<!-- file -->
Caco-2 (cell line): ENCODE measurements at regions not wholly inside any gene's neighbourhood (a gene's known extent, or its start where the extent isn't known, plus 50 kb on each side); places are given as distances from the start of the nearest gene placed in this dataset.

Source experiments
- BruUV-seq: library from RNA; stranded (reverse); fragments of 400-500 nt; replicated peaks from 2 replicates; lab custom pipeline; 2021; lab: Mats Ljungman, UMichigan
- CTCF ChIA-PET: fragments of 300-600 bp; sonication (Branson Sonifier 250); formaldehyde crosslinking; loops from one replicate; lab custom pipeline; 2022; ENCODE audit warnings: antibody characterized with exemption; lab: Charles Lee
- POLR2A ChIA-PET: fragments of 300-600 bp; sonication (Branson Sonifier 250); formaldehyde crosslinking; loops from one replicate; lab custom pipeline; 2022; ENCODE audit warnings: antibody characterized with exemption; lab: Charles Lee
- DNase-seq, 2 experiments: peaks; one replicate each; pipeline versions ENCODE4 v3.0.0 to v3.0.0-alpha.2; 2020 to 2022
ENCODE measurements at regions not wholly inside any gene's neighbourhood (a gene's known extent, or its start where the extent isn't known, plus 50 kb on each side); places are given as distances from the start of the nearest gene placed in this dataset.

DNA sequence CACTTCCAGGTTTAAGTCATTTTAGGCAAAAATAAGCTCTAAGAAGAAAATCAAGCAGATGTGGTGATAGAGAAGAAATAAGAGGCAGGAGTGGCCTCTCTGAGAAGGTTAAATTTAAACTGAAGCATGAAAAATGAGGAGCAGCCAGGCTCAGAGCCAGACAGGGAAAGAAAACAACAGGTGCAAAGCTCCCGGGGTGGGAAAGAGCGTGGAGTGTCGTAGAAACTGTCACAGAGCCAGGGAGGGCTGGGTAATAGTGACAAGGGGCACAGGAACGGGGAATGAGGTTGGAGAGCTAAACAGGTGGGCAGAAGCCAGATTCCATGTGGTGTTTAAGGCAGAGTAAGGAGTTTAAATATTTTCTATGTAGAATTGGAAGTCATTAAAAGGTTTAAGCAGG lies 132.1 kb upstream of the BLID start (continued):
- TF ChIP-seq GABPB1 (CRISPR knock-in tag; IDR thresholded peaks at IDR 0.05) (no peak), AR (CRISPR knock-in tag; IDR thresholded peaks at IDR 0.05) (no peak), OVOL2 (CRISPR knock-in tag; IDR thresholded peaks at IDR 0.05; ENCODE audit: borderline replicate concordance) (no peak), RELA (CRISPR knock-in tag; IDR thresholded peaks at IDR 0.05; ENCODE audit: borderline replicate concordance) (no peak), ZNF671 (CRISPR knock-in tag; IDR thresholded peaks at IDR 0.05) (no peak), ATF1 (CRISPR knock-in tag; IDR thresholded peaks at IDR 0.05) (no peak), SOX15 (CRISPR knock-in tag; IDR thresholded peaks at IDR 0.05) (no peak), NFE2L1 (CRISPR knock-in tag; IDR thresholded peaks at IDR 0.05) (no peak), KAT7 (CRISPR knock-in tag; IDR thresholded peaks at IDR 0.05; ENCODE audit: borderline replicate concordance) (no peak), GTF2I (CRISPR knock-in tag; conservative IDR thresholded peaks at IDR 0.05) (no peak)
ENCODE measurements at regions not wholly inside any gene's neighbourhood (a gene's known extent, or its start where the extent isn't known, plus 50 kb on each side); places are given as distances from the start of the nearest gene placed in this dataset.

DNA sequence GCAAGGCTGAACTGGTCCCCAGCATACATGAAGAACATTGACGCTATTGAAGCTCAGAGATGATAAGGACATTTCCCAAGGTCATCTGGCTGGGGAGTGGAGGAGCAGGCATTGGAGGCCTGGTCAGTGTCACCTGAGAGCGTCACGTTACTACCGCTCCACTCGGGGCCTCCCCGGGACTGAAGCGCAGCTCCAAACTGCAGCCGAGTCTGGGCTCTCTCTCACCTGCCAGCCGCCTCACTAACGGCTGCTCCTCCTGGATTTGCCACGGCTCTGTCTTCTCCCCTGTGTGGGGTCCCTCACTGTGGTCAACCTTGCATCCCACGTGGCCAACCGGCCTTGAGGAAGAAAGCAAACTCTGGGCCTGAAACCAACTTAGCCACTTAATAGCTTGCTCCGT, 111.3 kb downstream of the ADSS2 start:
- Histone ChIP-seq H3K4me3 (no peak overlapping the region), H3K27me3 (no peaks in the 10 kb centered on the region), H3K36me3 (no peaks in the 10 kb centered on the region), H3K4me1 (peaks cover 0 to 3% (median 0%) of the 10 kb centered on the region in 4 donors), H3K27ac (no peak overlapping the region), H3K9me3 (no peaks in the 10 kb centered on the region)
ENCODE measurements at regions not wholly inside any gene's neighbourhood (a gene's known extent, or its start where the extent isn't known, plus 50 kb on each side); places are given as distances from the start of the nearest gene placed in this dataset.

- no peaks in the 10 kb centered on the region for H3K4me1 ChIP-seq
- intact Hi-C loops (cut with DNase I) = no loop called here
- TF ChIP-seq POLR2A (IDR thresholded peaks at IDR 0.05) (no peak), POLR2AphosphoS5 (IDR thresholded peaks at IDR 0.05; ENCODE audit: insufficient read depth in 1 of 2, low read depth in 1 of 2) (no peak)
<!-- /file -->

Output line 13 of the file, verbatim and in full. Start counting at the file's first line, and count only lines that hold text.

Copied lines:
ENCODE measurements at regions not wholly inside any gene's neighbourhood (a gene's known extent, or its start where the extent isn't known, plus 50 kb on each side); places are given as distances from the start of the nearest gene placed in this dataset.